Harry Potter and the Goblet of Fire by J.K. Rowling.
This book fascinated me all through the few days I read it in.
With twists and turns beyond all belief and wonderful imagery
it is definitely a must read. What entranced so many people, I
think, is the fact that it is so well written that it is hard
to believe you are not within J.K. Rowling's magical kingdom.
Artemis Fowl by Eoin Coulfer
This is a book about a genius who, to the irritation and mystification
of scientists, uses his talent to become an unbeatable criminal
duo with his giant-sized butler. Artemis Fowl has never got anything
wrong, but that changes when he captures Captain Holly Short of
LEPrecon unit. She and her fellow officers, led by red-faced Julius
Root, are armed and dangerous.
The Wind Singer by William Nicholson.
This book follows Kestrel and Bowman Hath's fight to the last
to destroy the work of the Morah who took away the voice of the
wind singer. They live in a society where exams determine everything
you do, the clothes you wear and where you live. They hate it.
Lord of the Rings by J.R.R. Tolkein.
This book is better than perfect, it's a work of literary art.
Lord of the Rings is about Frodo Baggins, the ring bearer, and
the fellowship of the ring. They are destined to take on Sauron
in a battle for Middle Earth, and Frodo must resist the call of
the scourge of Middle Earth.
Point Blank by Antony Horowitz.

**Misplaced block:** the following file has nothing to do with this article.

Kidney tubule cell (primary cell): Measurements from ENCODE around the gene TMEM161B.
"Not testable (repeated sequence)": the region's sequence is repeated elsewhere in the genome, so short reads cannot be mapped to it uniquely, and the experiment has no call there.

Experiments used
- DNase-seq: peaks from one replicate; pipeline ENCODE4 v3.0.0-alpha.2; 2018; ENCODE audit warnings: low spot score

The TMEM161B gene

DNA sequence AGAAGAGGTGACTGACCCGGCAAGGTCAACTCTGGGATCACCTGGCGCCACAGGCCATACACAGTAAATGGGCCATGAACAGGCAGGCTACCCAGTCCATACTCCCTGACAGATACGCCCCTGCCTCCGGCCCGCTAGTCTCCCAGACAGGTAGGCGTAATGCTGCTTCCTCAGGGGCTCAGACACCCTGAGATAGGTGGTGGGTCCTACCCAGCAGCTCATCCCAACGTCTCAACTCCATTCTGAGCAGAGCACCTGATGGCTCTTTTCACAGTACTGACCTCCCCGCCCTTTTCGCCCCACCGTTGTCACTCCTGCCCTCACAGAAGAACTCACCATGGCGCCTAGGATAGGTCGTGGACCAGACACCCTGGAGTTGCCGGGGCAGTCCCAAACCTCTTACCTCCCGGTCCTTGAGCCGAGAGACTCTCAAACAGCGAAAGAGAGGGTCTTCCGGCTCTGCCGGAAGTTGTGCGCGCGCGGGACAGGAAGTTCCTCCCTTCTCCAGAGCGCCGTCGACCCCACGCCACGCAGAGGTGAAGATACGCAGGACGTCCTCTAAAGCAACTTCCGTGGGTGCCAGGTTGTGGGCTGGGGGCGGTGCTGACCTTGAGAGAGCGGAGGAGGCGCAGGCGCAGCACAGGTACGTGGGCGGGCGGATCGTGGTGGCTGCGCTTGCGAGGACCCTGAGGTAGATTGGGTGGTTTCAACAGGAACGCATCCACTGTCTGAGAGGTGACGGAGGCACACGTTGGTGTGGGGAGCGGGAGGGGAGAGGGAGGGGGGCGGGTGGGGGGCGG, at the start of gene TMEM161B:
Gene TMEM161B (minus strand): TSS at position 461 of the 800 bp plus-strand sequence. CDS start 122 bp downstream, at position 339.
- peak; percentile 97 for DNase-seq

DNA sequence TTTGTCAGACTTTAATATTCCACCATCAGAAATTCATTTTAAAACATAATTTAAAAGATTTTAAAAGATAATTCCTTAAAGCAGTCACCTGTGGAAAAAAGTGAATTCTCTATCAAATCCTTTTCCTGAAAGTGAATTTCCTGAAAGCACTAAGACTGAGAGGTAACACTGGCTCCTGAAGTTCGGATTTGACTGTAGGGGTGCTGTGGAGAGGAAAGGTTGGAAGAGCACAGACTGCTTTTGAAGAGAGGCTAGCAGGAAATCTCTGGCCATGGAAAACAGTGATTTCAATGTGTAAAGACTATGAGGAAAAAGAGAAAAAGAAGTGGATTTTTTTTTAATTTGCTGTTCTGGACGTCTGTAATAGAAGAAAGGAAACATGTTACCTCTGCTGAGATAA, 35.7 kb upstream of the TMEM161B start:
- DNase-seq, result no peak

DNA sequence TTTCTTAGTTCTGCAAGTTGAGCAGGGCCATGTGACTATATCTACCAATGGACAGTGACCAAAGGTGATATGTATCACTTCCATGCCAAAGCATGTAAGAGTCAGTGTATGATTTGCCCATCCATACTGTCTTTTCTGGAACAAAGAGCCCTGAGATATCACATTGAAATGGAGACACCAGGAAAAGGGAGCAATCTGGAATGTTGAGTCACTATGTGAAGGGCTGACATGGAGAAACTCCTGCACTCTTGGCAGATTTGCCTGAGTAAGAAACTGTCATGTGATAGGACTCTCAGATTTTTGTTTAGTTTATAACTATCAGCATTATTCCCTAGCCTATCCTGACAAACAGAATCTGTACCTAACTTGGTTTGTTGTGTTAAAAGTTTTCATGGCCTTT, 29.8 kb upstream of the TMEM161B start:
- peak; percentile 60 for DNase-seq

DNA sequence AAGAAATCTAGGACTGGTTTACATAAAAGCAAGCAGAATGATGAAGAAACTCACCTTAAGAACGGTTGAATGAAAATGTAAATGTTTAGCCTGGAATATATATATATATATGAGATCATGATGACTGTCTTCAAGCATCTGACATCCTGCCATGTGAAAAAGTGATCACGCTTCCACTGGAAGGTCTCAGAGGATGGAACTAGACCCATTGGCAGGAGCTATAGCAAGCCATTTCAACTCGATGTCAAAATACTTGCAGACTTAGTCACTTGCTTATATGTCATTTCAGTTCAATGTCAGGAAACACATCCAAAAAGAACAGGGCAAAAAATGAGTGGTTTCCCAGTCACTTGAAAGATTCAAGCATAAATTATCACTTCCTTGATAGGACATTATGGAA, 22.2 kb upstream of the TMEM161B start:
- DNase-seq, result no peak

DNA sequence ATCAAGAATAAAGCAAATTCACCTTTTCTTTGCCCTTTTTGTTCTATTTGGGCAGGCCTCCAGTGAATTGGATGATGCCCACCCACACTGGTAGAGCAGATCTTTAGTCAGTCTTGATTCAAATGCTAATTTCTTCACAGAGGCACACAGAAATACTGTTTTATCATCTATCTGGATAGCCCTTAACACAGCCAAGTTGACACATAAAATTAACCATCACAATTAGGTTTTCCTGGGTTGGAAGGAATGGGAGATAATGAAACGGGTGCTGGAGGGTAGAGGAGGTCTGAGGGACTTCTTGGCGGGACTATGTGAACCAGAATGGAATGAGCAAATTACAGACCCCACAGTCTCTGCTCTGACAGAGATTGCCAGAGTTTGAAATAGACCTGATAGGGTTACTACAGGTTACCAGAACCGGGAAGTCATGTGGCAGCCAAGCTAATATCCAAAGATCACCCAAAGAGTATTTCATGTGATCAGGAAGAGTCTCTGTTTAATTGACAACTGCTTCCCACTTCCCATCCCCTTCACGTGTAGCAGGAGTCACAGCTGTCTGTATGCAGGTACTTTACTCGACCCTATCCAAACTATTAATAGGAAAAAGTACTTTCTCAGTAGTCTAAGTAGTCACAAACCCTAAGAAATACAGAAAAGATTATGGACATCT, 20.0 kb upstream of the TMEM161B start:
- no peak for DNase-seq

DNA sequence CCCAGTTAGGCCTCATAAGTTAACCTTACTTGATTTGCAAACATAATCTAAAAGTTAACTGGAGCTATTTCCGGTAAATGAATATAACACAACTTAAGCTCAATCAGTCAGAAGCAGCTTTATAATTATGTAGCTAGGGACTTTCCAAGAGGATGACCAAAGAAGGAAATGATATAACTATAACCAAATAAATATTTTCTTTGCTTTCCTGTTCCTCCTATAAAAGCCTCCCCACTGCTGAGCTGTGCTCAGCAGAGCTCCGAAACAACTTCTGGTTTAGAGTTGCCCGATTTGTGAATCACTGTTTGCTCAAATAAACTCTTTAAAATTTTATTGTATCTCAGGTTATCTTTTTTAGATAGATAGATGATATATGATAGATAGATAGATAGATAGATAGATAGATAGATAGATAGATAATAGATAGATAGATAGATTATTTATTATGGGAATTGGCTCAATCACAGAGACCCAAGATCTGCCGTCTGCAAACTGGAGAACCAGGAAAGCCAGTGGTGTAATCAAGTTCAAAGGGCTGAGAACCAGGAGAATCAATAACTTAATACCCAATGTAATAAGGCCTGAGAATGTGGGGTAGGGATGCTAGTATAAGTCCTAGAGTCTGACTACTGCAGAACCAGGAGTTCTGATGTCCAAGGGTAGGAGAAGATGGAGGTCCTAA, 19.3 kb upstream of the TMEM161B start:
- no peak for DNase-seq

This is the second book in the Alex Rider series. It retells Alex
Rider's daring attempts to thwart the plans of the sinister Point
Blank academy in a battle of intelligence. The story takes an
eerie turn when Alex discovers the horror of the clones made by
Point Blank and he engages in a battle, Alex v Alex.
Alavna by L.M. Browne.
This is about two children who step into the mists of time. Dan
and Ursula are completely different. Dan is the star of his class.
He is good at football, he has lots of friends etc.. Ursula, however,
just tries to scrape out a life, with hardly any friends and no
particular talents. But when they leave Alvana they both have
something in common; they both passed the Celtic test, adapting
from houses to huts and electricity to firelight. A stunning book.
Boy by Roald Dhal.
This tells the tale of Roald Dahl's life, from car crashes to
putting goat's 'poo' up his sister's boyfriend's pipe. It is divided
into episodes the best of which, I think, is the one about putting
a mouse in a sweet jar. Anyone who likes a laugh should read Boy.
Asterix by Underzero and Gosciny.
Written by Underzero and Gosciny it is the telling of the legendary
tale of the Gaul village resisting the might of Caesar's oncoming
wave of legionaries. Asterix, the hero of the story, is accompanied
by his fathful friend Obelix and Obelix's dog Dogomatix.
Northern Lights by Philip Pulman.
This is an intriguing and wholly amazing book written about the
phenomenon of the mysterious 'dust', which centres around children
in particular. Lyra travels from the security of St. Edwards to
the forbidding fortress of Bolvanger. She is excited confused
and terrified all through the journey with alliances changing
in her mind, yet not changing in reality. Anyone who likes a good
read will love this.
Why not take a look at the other winning entries?
Sorcha Ni Chroinin
Click on their names to see their choices.